Fed Rate Cut Timing in Focus as New Year Kicks Off

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As 2024 begins, all eyes are on the Federal Reserve to see when it will pivot towards cutting interest rates from restrictive levels aimed at taming inflation. The Fed’s upcoming policy moves will have major implications for markets and the economy in the new year.

The central bank raised its benchmark federal funds rate sharply in 2023, lifting it from near zero to a range of 5.25-5.5% by December. But with inflation pressures now easing, focus has shifted to when the Fed will begin lowering rates once again.

Markets are betting on cuts starting as early as March, while most economists see cuts beginning around mid-2024. The Fed’s minutes from its December meeting, being released this week, may provide clues about how soon cuts could commence.

Fed Chair Jerome Powell has stressed rate cuts are not yet under discussion. But he noted rates will need to fall before inflation returns to the 2% target, to avoid tightening more than necessary.

Recent data gives the Fed room to trim rates sooner than later. Core PCE inflation rose just 1% annually in November, and has run under 2% over the past six months.

With inflation easing faster than expected while the Fed holds rates steady, policy is getting tighter by default. That raises risks of ‘over-tightening’ and causing an unneeded hit to jobs.

Starting to reduce rates by March could mitigate this risk, some analysts contend. But the Fed also wants to see clear evidence that underlying inflation pressures are abating as it pivots policy.

Upcoming jobs, consumer spending and inflation data will guide rate cut timing. The January employment report and December consumer inflation reading, out in the next few weeks, will be critical.

Markets Expect Aggressive Fed Easing

Rate cut expectations have surged since summer, when markets anticipated rates peaking above 5%. Now futures trading implies the Fed will slash rates by 1.5 percentage points by end-2024.

That’s far more easing than Fed officials projected in December. Their forecast was for rates to decline by only 0.75 point this year.

Such aggressive Fed easing would be welcomed by equity markets. Stocks notched healthy gains in 2023 largely due to improving inflation and expectations for falling interest rates.

Further Fed cuts could spur another rally, as lower rates boost the present value of future corporate earnings. That may help offset risks from still-high inflation, a slowing economy and ongoing geopolitical turmoil.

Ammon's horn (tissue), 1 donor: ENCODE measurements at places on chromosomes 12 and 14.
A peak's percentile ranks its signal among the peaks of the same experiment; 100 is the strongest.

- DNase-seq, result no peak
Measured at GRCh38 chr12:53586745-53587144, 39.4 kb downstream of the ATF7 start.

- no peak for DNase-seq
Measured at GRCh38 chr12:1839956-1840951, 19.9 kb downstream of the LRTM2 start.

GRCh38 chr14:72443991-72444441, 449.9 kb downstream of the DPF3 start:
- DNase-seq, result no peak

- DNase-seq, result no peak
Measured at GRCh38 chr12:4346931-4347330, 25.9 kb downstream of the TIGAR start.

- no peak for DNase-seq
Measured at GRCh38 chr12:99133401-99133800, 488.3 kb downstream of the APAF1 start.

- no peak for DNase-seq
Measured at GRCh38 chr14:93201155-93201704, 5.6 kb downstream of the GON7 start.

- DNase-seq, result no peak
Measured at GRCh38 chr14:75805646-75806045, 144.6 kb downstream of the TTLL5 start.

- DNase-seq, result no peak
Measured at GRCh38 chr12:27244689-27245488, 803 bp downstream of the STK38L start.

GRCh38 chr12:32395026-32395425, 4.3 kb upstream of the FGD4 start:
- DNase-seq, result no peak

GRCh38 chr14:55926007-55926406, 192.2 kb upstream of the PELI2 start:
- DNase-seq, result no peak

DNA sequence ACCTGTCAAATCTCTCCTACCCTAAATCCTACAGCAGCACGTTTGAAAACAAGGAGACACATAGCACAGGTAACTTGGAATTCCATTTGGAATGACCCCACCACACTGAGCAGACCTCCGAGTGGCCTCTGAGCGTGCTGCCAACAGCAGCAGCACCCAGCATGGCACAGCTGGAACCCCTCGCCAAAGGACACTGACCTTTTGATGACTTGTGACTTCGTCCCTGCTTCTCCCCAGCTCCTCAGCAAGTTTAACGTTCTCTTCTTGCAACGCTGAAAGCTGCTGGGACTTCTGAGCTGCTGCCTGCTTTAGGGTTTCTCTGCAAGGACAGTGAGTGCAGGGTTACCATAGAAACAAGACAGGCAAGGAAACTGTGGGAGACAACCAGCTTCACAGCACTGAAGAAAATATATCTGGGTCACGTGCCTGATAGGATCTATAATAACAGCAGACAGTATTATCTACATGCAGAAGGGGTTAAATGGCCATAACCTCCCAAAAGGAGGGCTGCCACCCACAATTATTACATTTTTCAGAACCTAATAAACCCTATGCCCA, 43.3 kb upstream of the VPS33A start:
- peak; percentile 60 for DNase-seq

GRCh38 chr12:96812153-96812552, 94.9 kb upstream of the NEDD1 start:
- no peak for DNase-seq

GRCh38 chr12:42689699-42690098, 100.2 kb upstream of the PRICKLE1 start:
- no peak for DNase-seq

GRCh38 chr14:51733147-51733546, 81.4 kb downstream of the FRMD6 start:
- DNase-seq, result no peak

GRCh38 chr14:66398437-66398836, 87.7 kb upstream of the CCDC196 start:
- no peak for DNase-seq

But the Fed resists moving too swiftly on rates. Quick, large cuts could unintentionally re-stoke inflation if done prematurely. And inflated rate cut hopes could set markets up for disappointment.

Navigating a ‘Soft Landing’ in 2024

The Fed’s overriding priority is to engineer a ‘soft landing’ – where inflation steadily falls without triggering a recession and large-scale job losses.

Achieving this will require skillful calibration of rate moves. Cutting too fast risks entrenching inflation and forcing even harsher tightening later. But moving too slowly could cause an unnecessary downturn.

With Treasury yields falling on rate cut hopes, the Fed also wants to avoid an ‘inverted’ yield curve where short-term yields exceed long-term rates. Prolonged inversions often precede recessions.

For now, policymakers are taking a wait-and-see approach on cuts while reiterating their commitment to containing inflation. But market expectations and incoming data will shape the timing of reductions in the new year.

Global factors add complexity to the Fed’s policy path. While domestic inflation is cooling, price pressures remain stubbornly high in Europe. And China’s reopening may worsen supply chain strains.

Russia’s ongoing war in Ukraine also breeds uncertainty on geopolitics and commodity prices. A flare up could fan inflation and force central banks to tighten despite economic weakness.

With risks abounding at the start of 2024, investors will closely watch the Fed’s next moves. Patience is warranted, but the stage appears set for rate cuts to commence sometime in the next six months barring an unforeseen shock.


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